ROAD TEST: Toyota Auris HSD XR
Despite the fact that various hybrid cars have been available to South Africans for years now, buyers have hardly been tripping one another up in a rush to the showrooms.
Toyota has taken a rather brave bet then, by introducing a hybrid into the Auris range without offering a diesel alternative this time around.
Mother Nature will no doubt welcome the move, and some potential buyers might feel inspired to unchain themselves from the trees they’re trying to save.
You see, while diesels drink less juice and emit less CO2 than petrols, that advantage is eroded to an extent by the additional harmful gasses that oil-burners emit. Petrol-electric hybrids, with their super-stingy consumption, ultimately offer the best of both worlds but they tend to be priced for the privileged.
That said, the new Auris HSD models are not priced too far above the diesel norm - in fact they undercut many similarly-sized diesel hatchbacks, while also offering enough kit to make you feel like you've spent your money on more than just batteries and a fancy diagram on the dashboard.
Even the entry-level XS, at R300 800, buys you climate control, touch screen audio system with reverse camera, rain-sensing wipers and keyless start. As they tend to do, Toyota gave us the fancy version. This R326 200 XR spices things up with Ice Grey leather seats, dual zone climate control, cruise control and a panoramic glass roof so you can see all the smog in the sky emitted by factories and power stations.
Hybrid models also have their own unique instrumentation with blue backlighting and other unique decorations to make you feel part of the hybrid family. In all it is more elegantly finished than the conventional Auris models and you don't even have to give up any boot space as the battery is perched beneath the rear seat.
Another thing this car comes with is a way of manipulating you to drive more economically. Instead of a rev counter, you get a gauge that tells you whether you're in 'eco' or 'power mode' and it soon becomes a challenge to keep the system in a frugal state of being.
Of course, you're assisted by an electric motor that supplements the 1.8-litre Atkinson Cycle petrol engine and even replaces it at lower speeds when it has sufficient charge. Toyota claims the HSD can chug along on battery power alone for up to 2km at speeds of up to 50km/h. I never quite quite managed 2km and found that it would generally add petrol power between 30 and 50km/h, but consumption was still mightily impressive. Despite creeping into power mode on many occasions in order to keep up with traffic, the car averaged 5.3 l/100km in city traffic.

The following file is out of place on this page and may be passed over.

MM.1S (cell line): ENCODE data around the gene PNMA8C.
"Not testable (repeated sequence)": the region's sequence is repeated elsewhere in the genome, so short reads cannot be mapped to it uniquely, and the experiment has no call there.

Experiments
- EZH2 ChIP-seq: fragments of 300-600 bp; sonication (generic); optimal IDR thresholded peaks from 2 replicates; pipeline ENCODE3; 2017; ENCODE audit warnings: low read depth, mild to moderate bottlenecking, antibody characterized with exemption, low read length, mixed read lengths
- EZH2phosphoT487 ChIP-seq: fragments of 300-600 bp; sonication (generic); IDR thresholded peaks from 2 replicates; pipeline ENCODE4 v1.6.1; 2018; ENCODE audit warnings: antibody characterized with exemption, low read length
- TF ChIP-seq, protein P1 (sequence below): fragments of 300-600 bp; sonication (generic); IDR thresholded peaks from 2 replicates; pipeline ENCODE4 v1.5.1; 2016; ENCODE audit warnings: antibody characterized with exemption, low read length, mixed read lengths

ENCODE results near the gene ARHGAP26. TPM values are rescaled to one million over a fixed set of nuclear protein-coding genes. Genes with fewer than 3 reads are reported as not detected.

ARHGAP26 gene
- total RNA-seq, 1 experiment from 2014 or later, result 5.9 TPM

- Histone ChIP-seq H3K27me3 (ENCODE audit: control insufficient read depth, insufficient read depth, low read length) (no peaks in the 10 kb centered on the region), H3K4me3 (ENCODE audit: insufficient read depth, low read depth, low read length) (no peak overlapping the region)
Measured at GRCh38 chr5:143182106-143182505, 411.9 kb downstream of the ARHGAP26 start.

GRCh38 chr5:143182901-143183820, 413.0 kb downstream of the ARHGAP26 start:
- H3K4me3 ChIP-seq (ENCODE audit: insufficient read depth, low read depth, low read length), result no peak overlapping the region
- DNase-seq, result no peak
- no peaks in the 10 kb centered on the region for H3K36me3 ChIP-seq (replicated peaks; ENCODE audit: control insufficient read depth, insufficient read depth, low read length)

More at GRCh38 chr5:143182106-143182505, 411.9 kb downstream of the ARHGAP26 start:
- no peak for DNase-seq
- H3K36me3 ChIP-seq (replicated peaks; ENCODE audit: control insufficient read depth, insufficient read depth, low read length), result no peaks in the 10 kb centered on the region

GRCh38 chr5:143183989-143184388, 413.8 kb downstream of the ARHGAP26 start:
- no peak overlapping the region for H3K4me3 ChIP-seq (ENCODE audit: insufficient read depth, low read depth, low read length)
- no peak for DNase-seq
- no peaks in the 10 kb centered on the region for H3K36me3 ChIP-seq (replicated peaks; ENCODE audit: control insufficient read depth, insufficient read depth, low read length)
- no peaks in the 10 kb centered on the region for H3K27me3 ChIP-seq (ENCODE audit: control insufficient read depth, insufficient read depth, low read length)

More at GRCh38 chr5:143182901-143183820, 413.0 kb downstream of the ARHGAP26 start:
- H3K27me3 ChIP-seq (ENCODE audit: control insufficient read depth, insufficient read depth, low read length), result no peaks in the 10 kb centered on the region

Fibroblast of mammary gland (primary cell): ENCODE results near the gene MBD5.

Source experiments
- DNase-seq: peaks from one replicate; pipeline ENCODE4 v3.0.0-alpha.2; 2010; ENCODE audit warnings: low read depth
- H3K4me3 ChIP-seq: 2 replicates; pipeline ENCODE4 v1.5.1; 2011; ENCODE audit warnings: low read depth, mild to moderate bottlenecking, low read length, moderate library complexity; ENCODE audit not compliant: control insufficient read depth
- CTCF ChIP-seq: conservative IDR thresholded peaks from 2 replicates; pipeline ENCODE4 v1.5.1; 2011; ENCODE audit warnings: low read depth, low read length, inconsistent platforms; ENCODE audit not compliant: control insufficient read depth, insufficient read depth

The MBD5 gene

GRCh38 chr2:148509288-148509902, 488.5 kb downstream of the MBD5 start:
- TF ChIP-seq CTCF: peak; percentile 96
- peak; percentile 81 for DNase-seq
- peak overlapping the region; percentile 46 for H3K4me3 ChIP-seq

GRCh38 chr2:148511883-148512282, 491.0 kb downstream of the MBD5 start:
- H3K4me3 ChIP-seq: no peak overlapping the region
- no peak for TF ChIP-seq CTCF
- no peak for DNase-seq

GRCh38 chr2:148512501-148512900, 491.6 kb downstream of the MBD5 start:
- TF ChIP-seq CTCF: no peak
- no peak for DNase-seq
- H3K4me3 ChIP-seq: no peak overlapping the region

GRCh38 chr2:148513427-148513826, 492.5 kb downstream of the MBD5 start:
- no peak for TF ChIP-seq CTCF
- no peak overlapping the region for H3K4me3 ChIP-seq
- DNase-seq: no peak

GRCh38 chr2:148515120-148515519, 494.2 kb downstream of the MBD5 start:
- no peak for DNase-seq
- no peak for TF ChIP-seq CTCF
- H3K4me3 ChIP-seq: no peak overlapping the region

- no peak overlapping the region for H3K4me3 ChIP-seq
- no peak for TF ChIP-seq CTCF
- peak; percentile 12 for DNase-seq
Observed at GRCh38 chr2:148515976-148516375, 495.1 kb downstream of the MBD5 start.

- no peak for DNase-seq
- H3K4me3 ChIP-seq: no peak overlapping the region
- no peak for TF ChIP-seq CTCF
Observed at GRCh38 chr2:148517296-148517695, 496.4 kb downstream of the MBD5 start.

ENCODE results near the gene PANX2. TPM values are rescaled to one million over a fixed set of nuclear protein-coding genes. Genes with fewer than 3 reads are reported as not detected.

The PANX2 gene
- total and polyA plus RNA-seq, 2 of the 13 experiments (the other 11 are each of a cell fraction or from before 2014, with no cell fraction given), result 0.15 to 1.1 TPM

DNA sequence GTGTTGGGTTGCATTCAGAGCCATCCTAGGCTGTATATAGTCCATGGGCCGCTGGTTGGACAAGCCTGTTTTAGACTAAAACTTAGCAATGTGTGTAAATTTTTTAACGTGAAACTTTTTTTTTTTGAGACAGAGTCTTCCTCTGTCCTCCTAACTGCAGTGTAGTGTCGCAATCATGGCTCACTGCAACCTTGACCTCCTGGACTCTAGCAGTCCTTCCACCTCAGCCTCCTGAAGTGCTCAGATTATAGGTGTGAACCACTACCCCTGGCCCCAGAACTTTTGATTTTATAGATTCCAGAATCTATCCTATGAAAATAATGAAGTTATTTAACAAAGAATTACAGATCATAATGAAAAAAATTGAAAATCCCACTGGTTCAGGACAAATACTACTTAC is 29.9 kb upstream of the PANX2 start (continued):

While its eerily silent nature makes town driving an absolute pleasure, and even somewhat amusing at first, the drivetrain emits a strained sound on the highway and needs to be worked hard to maintain normal speeds on inclines.
The hybrid drivetrain, which is mated to a CVT continuously variable gearbox, boasts a total system output of 100kW, which should allow a 10.9 second 0-100km/h run and 180km/h top speed.
An extensive highway journey at 120km/h procured an average consumption of 5.2 l/100km, which once again proves that the real hybrid advantage is in city driving.
The Auris HDS is quiet, comfortable, luxurious and sniffs each drop of fuel like it's the last on earth, but is it a better proposition than a diesel model? Let's just say that it's not an instant winner in the value stakes, and its open road performance certainly lets it down to a great extent, but if most of your driving takes place in urban confines then this is probably the first hybrid model that's ever been worth a look-in.
Toyota Auris HSD XR (100kW) - R326 200 (XS R300 800)
Audi A3 SB 1.6 TDI S (77kW) - R329 000
Ford Focus 2.0 TDCi 5dr (120kW) - R275 500
Honda Civic 1.6i DTEC 5dr (88kW) - R308 900
Mercedes-Benz A180 CDI (80kW) - R350 500
Renault Megane 1.6 dCi (96kW) - R274 900
VW Golf 1.6 TDI Comfortline (81kW) - R292 900
Volvo V40 D2 Essential (84kW) - R288 800